Latest data provided by LAGIE, Electricity Market Operator, indicates that the renewable energy sources (RES) special account deficit will be eliminated about one year later than had been anticipated, the new date being the end of next year.
The miscalculation may create further problems for troubled RES producers, especially in the photovoltaic sector, who are being forced to endure major payment delays for production already delivered. Payments to RES producers are currently four months behind schedule.
Officials had forecast the special account deficit would be eliminated by the end of this year, or early in 2015, based on the revisions of new harsh measures for the RES sector through the “new deal”, a set of measures aiming to offer a long-term solution for the deficit problem at LAGIE.
The misjudgement has been attributed to a number of factors, including reduced revenues from the sale of CO2 emission rights, lower electricity consumption, and, subsequently, reduced amounts received from an Emission Reduction Tariff (ETMEAR) imposed as a surcharge on electricity bills.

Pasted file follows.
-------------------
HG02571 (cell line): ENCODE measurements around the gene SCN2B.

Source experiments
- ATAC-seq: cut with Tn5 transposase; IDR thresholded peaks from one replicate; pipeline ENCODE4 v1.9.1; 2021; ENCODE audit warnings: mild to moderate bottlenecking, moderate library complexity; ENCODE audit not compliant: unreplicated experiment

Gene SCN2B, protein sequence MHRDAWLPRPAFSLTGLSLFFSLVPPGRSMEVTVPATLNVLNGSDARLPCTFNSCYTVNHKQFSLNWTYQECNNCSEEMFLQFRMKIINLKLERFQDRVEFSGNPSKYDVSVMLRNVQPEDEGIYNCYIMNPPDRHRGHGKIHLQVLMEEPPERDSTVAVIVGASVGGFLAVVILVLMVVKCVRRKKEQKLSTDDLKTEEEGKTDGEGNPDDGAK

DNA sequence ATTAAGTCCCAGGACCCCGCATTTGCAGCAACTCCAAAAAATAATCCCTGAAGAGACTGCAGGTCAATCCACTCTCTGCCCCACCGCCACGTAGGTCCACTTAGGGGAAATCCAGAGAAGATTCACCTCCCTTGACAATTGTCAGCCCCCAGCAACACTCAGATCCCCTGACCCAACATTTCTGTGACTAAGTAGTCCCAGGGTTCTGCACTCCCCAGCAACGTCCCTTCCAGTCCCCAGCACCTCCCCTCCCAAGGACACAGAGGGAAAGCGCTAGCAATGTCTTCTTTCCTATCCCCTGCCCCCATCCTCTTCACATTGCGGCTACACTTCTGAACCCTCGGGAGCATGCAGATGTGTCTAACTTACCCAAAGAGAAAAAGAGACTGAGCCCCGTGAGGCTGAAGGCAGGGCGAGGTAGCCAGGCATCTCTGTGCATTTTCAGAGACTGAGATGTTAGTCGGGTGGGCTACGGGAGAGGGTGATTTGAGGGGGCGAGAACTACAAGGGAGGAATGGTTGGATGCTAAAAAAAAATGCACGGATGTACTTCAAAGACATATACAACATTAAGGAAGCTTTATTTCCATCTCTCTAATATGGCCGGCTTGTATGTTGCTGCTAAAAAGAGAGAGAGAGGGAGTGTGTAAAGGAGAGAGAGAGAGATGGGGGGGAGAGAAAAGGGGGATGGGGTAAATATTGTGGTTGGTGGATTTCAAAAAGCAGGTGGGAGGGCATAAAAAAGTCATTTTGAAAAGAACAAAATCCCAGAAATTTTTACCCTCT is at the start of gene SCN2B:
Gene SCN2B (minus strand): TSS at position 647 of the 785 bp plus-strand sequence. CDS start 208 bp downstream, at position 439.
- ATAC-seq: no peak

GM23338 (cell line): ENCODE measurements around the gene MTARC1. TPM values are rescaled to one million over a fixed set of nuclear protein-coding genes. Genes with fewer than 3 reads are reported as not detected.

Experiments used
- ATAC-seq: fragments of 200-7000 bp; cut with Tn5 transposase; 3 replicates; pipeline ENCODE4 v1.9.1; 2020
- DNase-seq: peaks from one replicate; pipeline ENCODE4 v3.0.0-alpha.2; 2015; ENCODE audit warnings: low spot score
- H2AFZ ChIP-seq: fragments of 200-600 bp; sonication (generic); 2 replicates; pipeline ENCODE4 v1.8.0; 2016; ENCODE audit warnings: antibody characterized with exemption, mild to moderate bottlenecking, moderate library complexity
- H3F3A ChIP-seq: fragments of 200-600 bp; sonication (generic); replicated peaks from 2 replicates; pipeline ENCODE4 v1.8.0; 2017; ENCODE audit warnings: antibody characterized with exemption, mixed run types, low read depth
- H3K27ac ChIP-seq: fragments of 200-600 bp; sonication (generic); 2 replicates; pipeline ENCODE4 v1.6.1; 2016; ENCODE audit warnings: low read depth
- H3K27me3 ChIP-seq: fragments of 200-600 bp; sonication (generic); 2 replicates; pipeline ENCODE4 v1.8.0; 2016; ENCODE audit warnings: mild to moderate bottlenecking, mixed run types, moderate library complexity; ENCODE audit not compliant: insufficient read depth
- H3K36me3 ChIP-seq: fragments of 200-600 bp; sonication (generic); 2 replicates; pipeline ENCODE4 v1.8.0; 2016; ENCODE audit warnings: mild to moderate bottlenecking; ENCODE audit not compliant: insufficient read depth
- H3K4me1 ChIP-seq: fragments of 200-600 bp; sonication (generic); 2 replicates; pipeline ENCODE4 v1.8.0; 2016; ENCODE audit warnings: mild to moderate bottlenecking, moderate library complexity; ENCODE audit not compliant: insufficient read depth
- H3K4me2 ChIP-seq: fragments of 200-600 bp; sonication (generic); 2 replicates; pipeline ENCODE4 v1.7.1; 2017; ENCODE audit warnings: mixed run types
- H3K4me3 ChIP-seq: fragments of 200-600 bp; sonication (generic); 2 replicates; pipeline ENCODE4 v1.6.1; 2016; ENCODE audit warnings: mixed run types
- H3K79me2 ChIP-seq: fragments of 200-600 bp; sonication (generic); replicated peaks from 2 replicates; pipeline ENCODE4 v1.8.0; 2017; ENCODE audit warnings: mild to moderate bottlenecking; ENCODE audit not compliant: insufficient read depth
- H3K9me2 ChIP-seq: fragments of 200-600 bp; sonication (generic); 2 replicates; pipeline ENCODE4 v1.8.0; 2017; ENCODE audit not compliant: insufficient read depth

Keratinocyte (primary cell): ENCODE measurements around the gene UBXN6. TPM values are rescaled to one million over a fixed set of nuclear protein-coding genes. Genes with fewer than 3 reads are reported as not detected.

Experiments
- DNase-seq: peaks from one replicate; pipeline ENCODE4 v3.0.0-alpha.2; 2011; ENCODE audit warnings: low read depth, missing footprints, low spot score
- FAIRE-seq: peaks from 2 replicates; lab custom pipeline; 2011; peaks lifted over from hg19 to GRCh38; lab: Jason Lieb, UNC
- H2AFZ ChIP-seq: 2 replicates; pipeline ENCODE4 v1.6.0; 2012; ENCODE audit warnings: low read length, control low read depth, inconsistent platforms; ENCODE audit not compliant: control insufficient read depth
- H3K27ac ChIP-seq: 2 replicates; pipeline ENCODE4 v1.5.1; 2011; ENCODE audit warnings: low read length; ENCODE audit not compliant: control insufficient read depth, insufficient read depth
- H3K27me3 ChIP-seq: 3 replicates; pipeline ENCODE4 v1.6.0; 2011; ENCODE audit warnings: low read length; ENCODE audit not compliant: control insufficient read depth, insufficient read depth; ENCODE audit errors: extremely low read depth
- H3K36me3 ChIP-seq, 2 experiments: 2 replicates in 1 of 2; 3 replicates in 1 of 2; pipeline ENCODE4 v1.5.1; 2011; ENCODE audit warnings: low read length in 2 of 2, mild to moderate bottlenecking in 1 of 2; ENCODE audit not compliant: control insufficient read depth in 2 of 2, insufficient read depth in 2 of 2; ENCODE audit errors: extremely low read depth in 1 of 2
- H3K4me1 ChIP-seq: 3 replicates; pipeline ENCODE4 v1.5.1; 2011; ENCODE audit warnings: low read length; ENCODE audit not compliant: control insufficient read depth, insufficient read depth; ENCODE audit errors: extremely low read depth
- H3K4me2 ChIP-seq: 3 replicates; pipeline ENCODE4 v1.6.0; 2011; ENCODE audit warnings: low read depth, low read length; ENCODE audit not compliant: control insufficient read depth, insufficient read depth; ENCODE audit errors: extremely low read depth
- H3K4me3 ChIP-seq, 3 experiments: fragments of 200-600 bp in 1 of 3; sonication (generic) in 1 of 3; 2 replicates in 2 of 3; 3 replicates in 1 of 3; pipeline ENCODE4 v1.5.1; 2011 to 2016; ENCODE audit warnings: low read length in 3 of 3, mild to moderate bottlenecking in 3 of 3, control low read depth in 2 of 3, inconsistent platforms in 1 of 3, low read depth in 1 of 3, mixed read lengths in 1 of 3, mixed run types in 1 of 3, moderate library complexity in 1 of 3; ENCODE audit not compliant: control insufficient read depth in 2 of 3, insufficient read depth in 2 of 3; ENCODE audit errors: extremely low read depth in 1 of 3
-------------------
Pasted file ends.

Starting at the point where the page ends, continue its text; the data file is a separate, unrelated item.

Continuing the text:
The misjudgement on the elimination of the (RES) special account deficit, a demand set by the country’s creditor representatives, or troika, is likely to prompt a troika reaction.
In other RES sector developments, the level of RES installments remained unchanged in October without a single new MW added to the interconnected system.
At present, installed windpark facilities amount to 1,595 MW, photovoltaic systems at 2,079 MW, roof-mounted photovoltaic systems at 374 MW, biomass systems at 47 MW, small hydropower plants at 220 MW, and combined heat and power (CHP) capacity at 229 MW.